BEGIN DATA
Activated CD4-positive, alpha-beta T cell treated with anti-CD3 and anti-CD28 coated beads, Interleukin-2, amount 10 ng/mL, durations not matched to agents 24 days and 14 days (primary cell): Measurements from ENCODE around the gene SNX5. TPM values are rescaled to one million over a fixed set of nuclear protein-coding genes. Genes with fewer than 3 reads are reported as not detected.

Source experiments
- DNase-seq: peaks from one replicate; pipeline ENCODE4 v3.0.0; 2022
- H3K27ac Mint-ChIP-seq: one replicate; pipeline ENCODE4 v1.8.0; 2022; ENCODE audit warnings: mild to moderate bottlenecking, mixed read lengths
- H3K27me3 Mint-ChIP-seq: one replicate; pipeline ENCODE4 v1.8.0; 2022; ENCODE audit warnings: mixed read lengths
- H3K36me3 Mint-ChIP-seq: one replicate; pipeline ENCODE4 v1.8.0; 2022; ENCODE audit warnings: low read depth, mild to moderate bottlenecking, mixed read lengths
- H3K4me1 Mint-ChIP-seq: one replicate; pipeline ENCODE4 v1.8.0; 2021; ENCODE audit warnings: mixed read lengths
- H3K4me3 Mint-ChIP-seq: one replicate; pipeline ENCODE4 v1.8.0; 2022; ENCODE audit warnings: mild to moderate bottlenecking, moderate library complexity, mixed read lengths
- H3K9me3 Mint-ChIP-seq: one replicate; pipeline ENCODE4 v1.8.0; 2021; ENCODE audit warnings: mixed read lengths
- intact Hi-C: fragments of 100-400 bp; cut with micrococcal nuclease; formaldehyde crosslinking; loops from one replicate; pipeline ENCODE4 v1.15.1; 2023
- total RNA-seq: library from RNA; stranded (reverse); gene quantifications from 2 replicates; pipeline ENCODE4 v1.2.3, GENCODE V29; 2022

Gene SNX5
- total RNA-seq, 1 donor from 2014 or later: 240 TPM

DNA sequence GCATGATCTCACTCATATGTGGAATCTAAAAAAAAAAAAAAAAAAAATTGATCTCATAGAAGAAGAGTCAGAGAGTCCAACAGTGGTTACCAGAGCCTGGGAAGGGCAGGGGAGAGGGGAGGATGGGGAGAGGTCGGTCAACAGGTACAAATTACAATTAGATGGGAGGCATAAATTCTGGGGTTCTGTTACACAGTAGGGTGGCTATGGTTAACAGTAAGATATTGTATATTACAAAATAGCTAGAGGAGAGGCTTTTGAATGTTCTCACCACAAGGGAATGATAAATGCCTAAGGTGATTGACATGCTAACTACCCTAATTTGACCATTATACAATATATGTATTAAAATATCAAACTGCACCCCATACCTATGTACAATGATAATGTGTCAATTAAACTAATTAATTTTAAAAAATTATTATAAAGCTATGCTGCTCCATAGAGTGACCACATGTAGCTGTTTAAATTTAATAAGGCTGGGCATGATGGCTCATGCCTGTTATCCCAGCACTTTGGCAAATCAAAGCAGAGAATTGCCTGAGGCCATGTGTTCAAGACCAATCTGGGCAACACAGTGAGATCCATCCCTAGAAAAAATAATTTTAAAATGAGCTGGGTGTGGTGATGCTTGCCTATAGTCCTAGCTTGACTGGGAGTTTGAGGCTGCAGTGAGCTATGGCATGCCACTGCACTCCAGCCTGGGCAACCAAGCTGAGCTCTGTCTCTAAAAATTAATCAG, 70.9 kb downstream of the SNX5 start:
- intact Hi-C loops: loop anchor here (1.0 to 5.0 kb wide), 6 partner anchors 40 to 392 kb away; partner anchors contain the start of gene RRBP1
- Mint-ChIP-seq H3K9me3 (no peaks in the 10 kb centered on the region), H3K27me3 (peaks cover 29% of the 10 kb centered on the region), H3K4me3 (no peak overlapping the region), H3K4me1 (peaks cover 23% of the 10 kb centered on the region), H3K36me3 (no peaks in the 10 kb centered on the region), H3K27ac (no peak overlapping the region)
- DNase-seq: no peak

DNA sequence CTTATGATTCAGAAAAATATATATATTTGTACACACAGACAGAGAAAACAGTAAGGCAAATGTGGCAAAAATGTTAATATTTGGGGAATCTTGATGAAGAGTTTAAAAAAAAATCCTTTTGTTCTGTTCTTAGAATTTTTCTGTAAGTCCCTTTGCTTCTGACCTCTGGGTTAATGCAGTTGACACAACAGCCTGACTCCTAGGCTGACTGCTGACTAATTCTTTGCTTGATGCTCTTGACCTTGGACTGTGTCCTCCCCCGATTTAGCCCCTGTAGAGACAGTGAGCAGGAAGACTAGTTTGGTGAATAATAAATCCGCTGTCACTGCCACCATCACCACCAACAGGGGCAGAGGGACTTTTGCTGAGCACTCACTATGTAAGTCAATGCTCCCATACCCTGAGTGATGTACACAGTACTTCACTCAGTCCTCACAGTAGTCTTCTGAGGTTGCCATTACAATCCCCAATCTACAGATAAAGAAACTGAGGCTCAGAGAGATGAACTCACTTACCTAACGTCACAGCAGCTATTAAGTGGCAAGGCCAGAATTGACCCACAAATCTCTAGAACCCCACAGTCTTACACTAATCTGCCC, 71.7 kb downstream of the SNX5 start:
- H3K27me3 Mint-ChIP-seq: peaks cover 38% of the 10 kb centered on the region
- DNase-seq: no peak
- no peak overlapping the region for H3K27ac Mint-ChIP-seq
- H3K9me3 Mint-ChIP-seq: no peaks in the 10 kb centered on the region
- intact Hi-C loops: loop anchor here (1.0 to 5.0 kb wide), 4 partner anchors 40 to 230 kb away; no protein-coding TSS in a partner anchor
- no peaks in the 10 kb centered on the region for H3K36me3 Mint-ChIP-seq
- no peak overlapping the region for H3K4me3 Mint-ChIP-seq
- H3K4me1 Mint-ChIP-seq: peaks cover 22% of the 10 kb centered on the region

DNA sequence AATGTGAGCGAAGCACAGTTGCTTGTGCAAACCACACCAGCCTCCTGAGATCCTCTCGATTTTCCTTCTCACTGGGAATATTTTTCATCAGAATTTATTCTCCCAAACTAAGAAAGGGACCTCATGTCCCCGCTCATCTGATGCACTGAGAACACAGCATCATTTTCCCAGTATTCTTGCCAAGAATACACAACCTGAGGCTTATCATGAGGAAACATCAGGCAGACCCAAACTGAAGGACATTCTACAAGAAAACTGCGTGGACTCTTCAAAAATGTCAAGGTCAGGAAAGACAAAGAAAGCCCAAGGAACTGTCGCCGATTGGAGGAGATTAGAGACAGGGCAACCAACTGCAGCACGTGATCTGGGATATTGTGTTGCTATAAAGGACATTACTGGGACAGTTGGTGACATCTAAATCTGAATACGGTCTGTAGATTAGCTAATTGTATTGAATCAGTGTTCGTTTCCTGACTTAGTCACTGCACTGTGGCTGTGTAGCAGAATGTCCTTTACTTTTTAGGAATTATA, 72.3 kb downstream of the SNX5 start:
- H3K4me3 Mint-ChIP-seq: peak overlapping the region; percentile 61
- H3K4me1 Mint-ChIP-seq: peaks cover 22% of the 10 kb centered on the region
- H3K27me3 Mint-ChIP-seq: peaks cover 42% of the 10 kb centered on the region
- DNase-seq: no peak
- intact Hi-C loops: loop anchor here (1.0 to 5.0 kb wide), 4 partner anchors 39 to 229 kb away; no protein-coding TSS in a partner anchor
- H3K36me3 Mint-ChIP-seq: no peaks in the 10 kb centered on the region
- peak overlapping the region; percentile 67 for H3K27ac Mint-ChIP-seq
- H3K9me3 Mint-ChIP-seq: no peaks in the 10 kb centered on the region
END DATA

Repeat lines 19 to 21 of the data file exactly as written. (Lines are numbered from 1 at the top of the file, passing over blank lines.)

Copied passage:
- H3K27me3 Mint-ChIP-seq: peaks cover 38% of the 10 kb centered on the region
- DNase-seq: no peak
- no peak overlapping the region for H3K27ac Mint-ChIP-seq